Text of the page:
Fed Says April Rate Hike is All But Off the Table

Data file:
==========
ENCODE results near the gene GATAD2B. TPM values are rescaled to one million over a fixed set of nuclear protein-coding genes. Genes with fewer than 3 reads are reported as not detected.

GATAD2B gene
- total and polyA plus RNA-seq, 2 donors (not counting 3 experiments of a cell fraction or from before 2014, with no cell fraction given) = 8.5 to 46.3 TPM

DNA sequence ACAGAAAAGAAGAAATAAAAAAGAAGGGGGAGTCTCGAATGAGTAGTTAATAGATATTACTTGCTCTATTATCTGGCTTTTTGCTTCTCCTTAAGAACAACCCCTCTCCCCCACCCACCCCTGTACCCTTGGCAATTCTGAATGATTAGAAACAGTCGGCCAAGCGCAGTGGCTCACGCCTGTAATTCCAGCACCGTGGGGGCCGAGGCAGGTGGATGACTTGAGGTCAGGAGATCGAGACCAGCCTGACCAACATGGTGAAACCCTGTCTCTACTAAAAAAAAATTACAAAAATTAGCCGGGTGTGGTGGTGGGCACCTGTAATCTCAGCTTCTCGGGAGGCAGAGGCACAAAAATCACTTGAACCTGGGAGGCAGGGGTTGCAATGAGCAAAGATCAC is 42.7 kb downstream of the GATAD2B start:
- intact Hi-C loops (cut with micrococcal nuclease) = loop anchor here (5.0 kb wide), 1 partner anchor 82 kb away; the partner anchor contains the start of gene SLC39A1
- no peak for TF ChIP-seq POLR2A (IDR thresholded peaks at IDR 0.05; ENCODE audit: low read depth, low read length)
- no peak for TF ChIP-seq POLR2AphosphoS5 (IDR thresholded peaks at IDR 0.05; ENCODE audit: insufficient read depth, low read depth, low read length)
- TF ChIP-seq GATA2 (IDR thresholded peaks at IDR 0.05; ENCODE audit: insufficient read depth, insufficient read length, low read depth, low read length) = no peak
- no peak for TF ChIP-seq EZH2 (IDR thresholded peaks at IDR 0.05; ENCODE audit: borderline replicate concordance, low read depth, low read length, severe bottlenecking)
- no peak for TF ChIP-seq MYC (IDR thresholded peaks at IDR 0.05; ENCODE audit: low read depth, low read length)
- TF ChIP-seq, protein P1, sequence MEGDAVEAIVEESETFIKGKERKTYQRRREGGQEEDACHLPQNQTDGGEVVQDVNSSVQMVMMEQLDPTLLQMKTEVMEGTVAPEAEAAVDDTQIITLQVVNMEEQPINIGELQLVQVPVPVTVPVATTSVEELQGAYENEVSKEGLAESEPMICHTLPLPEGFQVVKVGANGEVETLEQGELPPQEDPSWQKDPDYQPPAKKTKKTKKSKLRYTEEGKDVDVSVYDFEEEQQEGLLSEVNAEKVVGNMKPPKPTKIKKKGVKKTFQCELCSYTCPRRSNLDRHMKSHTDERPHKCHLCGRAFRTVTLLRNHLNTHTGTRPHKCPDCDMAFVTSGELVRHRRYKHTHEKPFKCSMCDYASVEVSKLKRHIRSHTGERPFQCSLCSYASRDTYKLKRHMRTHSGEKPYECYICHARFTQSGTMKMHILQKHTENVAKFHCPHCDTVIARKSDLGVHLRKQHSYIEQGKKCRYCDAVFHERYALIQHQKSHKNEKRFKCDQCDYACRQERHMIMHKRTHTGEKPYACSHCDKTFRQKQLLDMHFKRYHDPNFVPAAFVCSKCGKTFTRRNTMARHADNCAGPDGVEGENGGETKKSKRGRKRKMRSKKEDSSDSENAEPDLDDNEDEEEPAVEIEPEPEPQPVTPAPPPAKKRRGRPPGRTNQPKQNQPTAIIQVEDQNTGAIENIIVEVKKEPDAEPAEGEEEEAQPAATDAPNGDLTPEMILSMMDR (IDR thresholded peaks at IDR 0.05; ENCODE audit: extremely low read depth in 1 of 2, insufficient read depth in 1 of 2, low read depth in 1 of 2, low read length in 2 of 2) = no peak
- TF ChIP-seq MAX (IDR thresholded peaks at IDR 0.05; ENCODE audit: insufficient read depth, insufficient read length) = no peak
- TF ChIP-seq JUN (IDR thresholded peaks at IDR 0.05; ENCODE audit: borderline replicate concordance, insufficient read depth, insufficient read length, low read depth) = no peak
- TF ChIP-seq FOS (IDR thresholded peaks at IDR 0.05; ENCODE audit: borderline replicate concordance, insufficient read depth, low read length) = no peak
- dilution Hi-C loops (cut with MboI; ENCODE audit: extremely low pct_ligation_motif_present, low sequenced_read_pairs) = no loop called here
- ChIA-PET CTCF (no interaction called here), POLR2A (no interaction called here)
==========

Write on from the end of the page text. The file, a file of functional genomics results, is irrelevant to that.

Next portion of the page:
Home / Daily Dose / Fed Says April Rate Hike is All But Off the Table Servicers Navigate the Post-Pandemic World 2 days ago Federal Funds Target Rate Federal Open Market Committee Federal Reserve FOMC 2016-04-06 Brian Honea Servicers Navigate the Post-Pandemic World 2 days ago Demand Propels Home Prices Upward 2 days ago The Federal Open Market Committee (FOMC), the policymaking arm of the Federal Reserve, has already met twice this year without another rate hike following December’s historic liftoff. Now, according to the minutes from the March FOMC meeting released Wednesday, the federal funds target rate will most likely remain at its current 0.25 percent to 0.50 percent range until at least the June FOMC meeting, which means a rate hike would be off the table for the FOMC meeting in April.The Fed noted in the minutes that “raising the target range as soon as April would signal a sense of urgency (FOMC participants) did not think appropriate.” The central bank remains cautious in moving forward with future rate hikes largely due to the fact that it would be easy to raise the rates during an economic upturn, but considerably more difficult to lower the rates in response to an adverse shock to the economy.“Concerns about the possible economic impact of financial turbulence early in the year motivated participants to err on the side of caution while considering the appropriate timing of the next rate increase,” said Robert Denk, AVP for Forecasting and Analysis at the National Association of Home Builders (NAHB). “Early indications are that U.S. economic conditions have largely recovered from the sharp asset price movements in the opening weeks of 2016, but the committee decided it would be prudent to wait for additional information to confirm this view. This caution was a decisive factor in the decision not to raise the funds rate at the March meeting, but meeting participants acknowledged that relatively little additional information would be available before the April meeting.”The notes from March’s meeting released on Wednesday indicate that FOMC participants expect economic conditions to warrant two rate hikes in 2016, but as always, the decision will be driven by economic data; according to Denk, if the recent economic gains are sustained in the next two months, a rate hike at the June FOMC meeting is a “strong possibility.”“The minutes from the FOMC’s March meeting reflect a growing gap in the performance and outlook of the U.S. economy compared to the global economy,” said Curt Long, Chief Economist at the National Association of Federal Credit Unions (NAFCU). “While the committee managed to show a relatively united front in taking a wait-and-see approach to emerging risks in the global outlook, that may not be the case later in the year.”Long continued, “If the domestic economy continues to advance at a moderate pace while global risks remain, we may see sharper disagreements between the hawks and doves on the appropriate monetary policy response later in the year.”Click here to view the FOMC minutes from the March meeting. Data Provider Black Knight to Acquire Top of Mind 2 days ago April 6, 2016 1,927 Views in Daily Dose, Featured, Government, News Share Save The Best Markets For Residential Property Investors 2 days ago About Author: Brian Honea Related Articles Brian Honea’s writing and editing career spans nearly two decades across many forms of media. He served as sports editor for two suburban newspaper chains in the DFW area and has freelanced for such publications as the Yahoo! Contributor Network, Dallas Home Improvement magazine, and the Dallas Morning News. He has written four non-fiction sports books, the latest of which, The Life of Coach Chuck Curtis, was published by the TCU Press in December 2014. A lifelong Texan, Brian received his master’s degree from Amberton University in Garland. Demand Propels Home Prices Upward 2 days ago Governmental Measures Target Expanded Access to Affordable Housing 2 days ago Previous: GAO Notes Problems in Financial Regulatory Framework Next: Credit Unions are Having Trouble Closing with TRID Tagged with: Federal Funds Target Rate Federal Open Market Committee Federal Reserve FOMC The Week Ahead: Nearing the Forbearance Exit 2 days ago Governmental Measures Target Expanded Access to Affordable Housing 2 days ago Fed Says April Rate Hike is All But Off the Table  Print This Post Sign up for DS News Daily The Best Markets For Residential Property Investors 2 days ago Data Provider Black Knight to Acquire Top of Mind 2 days ago Subscribe read more